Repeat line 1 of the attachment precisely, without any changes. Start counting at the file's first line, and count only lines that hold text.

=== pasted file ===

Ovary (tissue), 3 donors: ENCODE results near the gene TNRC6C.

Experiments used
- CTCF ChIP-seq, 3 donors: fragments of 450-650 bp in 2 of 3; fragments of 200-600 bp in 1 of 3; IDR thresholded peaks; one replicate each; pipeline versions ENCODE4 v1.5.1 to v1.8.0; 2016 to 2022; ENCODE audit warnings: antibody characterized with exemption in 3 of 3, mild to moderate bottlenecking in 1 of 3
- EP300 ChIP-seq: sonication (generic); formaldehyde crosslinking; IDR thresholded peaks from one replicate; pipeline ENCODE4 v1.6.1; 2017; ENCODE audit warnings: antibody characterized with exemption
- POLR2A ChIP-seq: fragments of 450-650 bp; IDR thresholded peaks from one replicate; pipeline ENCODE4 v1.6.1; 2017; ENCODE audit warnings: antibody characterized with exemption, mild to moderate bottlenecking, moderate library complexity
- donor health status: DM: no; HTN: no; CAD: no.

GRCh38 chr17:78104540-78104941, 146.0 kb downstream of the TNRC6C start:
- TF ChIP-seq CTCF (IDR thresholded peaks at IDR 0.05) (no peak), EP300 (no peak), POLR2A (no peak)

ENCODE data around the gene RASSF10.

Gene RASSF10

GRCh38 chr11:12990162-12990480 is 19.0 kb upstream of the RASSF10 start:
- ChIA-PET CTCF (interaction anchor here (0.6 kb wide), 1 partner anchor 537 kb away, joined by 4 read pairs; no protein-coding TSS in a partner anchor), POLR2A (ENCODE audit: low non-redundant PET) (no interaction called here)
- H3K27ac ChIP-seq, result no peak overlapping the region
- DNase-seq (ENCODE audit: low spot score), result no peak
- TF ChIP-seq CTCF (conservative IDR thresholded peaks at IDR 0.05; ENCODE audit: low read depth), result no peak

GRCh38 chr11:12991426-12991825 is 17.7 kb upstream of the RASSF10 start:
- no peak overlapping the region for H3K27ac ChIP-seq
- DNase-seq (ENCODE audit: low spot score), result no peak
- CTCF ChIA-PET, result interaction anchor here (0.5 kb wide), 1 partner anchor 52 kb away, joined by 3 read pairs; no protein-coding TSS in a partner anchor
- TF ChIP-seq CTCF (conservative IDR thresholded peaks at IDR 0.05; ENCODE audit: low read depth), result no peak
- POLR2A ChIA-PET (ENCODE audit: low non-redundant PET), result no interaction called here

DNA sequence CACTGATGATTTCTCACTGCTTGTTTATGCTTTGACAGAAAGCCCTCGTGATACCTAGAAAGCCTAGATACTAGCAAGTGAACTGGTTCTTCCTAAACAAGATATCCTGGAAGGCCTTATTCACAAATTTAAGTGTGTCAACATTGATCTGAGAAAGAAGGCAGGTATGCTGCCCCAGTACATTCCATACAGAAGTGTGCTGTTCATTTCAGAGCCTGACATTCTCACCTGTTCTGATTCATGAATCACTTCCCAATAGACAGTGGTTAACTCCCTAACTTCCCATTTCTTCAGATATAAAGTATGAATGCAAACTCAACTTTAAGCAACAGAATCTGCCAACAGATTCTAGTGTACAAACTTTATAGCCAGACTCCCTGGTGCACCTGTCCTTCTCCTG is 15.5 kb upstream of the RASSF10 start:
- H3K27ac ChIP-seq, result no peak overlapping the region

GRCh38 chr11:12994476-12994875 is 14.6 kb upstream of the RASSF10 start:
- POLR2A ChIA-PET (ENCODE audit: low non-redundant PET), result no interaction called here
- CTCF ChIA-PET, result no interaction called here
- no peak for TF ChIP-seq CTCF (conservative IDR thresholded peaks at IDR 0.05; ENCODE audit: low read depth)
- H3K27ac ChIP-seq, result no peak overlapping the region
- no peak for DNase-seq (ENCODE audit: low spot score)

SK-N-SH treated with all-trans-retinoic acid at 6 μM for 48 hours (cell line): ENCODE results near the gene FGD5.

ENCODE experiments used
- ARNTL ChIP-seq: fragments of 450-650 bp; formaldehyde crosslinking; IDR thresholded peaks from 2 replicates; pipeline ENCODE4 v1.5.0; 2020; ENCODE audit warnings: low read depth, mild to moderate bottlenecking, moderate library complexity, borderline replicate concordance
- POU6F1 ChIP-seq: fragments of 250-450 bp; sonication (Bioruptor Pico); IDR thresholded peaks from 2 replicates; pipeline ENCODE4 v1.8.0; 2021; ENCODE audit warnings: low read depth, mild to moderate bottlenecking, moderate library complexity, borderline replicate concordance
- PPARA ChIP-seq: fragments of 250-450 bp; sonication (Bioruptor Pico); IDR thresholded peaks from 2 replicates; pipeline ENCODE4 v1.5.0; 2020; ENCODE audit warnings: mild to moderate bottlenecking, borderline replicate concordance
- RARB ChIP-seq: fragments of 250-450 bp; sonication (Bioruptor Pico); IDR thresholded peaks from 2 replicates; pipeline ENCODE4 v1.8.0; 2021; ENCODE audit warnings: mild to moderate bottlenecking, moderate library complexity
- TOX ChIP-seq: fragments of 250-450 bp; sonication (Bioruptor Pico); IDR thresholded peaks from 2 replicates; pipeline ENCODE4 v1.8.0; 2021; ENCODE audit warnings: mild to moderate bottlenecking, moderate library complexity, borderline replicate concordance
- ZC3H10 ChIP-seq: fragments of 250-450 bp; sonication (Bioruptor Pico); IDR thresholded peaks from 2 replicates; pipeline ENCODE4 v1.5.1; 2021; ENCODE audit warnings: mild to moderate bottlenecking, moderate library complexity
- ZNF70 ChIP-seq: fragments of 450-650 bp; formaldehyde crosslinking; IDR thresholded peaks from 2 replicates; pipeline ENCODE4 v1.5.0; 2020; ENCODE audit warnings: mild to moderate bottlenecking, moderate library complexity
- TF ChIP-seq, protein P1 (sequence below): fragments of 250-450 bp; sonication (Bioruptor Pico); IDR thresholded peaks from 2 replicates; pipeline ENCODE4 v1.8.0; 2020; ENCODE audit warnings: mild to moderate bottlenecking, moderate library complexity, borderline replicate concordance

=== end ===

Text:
Ovary (tissue), 3 donors: ENCODE results near the gene TNRC6C.